IranInsight|Showcasing a Multifaceted Iran

April 29, 2016
It sounds like something from the Middle Ages but it’s the latest method for drug traffickers along the Iran-Afghanistan border.

The commander of Sistan and Baluchestan’s border guard, Raham Bakhsh Habibi, says that drug traffickers are smuggling drugs into Iran by using a catapult made of special metal fixtures and tire tubes that can toss packages weighing 10 kilograms up to 2 kilometers into Iranian territory.

The containers are tossed into Iran from Afghanistan and then collected by the traffickers’ associates on the other side of the border.  Some of these packages have been found and seized by the border guards, Habibi said, but clearly not all.

Despite a multi-million-dollar project that started a decade ago to build a concrete barrier and deep ditches along Iran’s borders with Pakistan and Afghanistan, Iran has not been able to curb the flow of drugs into Iran. 

Drug traffickers also take advantage of what is known as the “wind of 120 days” – a period of intense storms that start in the last month of spring and go through summer -- to evade surveillance systems and cross the border. 

A 2015 report by the United Nations Office on Drugs and Crime (UNODC) estimates the worth of heroin and opium trafficked from Afghanistan to Western Europe at $28 billion annually. Iran is a major destination for drugs as well as a transit route. Iranian authorities seize about 30 percent of the 155 tons of heroin and opium believed to enter Iran each year.

The abundance of drugs has contributed to a horrific addiction problem in Iran. Officials estimate the number of drug addicts at over 1.3 million and unofficial figures are much higher. According to Parviz Afshar, a spokesman for Iran’s Drug Control Headquarters, 9 percent of the addicts are women and many drug users have higher education.

With the number of drug-related offenses and prisoners soaring in Iran, the issue of drug use and addiction has also become an enormous burden on Iran’s criminal justice system. Iran has been criticized for using the death penalty in a losing battle to stop trafficking, with an estimated 65 percent of the 1,000 people executed last year convicted of drug-related offenses.

Death through drug overdose and transmission of infectious diseases such as HIV/Aids is also on the rise.

According to Iran’s Interior Minister, Abdolreza Rahmani Fazli, no country in the world is so vulnerable to drugs because of Iran’s location “next to Afghanistan, a country that annually produces 6,000 tons of illicit drugs and Iran is one of the main transit routes.”

Meanwhile, Iran's fight on drug trafficking has resulted in 3,800 deaths and 12,000 thousand wounded, Rahmani Fazli said in a New York meeting with Mogens Lykketoft, President of the seventieth session of the United Nations General Assembly.

 Neither the death penalty for traffickers nor concrete barriers has overcome the challenge. Despite the staggering number of drug-related executions, the number of traffickers is not decreasing. The border wall has also proven ineffective. In the past, smugglers would take cheap Iranian fuel or foodstuffs such as rice and flour into Afghanistan and Pakistan and bring back sewing machines, china and glass dishes. The border barrier, according to some locals, has prevented this trade but not stopped drug trafficking.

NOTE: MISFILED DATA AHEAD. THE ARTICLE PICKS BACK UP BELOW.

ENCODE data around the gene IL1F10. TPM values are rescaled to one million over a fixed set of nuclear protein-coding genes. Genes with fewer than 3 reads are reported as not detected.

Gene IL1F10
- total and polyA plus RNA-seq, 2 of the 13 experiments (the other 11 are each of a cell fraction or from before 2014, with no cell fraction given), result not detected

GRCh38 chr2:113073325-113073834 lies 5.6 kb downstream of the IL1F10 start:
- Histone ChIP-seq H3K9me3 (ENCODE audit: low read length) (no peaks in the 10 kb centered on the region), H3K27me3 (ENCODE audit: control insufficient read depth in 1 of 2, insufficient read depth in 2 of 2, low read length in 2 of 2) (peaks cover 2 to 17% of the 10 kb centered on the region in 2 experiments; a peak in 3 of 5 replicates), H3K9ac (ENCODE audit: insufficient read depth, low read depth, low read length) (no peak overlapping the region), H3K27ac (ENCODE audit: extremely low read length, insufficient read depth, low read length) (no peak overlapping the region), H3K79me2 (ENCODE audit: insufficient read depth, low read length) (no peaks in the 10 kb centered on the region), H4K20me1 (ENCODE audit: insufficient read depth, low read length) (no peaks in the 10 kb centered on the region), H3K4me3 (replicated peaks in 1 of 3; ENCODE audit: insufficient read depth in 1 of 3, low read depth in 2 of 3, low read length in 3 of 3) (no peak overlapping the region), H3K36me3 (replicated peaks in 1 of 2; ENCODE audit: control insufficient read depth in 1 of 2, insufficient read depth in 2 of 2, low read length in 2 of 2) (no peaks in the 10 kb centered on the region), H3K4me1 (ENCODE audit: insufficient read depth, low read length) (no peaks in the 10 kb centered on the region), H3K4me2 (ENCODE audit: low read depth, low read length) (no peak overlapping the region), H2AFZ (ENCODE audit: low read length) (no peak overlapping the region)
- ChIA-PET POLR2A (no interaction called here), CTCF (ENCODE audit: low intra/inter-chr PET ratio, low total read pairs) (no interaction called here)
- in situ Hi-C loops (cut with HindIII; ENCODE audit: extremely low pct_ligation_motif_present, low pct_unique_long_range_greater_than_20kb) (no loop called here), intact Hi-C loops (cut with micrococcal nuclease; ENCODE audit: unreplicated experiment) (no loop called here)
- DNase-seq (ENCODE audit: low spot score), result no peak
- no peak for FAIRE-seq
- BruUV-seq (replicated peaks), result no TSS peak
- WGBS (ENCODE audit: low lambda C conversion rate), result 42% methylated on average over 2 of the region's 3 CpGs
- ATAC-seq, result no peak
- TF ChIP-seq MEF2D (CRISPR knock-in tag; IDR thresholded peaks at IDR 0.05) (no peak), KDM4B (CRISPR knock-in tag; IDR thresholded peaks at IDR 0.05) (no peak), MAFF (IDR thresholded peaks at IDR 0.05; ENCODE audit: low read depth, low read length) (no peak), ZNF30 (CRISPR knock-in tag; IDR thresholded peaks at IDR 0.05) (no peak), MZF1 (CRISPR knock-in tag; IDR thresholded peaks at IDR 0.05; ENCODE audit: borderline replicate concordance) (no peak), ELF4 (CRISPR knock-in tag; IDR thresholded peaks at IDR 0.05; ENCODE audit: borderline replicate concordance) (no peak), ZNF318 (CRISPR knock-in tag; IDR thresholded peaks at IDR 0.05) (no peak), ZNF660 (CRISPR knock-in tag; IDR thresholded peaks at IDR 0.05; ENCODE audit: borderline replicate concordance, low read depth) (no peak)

What is the solution? The governor of the border city of Hirmand has called for more advanced electronic equipment including solar power systems that cannot be disrupted by the traffickers. However, the challenge cannot be addressed solely through technology.

More regional and international cooperation is imperative. Rahmani Fazli said in his meeting with directors and advisors to Iran’s Drug Control Headquarters that fighting drug trafficking is not just a fight for Iran and Afghanistan, but a global issue that requires global involvement.

Iran’s security forces conduct 500-600 armed operations to fight drug trafficking annually. In the last Iranian calendar year (March 2015-2016), authorities seized 620 tons of illicit drugs inside Iran, decreasing the amounts reaching other countries. These countries, however, “never helped us and they would justify their lack of support with sanctions that they claimed prevented them to provide us with [needed] equipment,” Rahmani Fazli complained.

Sanctions relief following the recent nuclear agreement should make it easier for Iran to acquire necessary technology and equipment to fight drug trafficking.

For years, Iran has been isolated in its war against illicit drugs.  Now, the approach should be similar to the global response to the Ebola outbreak.  Today no country should be left alone in fighting any epidemic, be it an infectious disease or drug addiction. It is in the interest of Iran and the international community to cooperate to end this scourge.

Fatemeh Aman is an expert on the Middle East and South Asia. She has worked as a journalist, media and political analyst, and has written widely in English and Persian on Iran, and South Asia. She is a frequent contributor to Jane’s publications, including Jane’s Islamic Affairs Analyst and Jane’s Intelligence Review, and appears often on Persian and English-speaking media outlets. She is the co-author of Atlantic Council’s report “Iran, Afghanistan, and South Asia: Resolving Regional Sources of Instability.”

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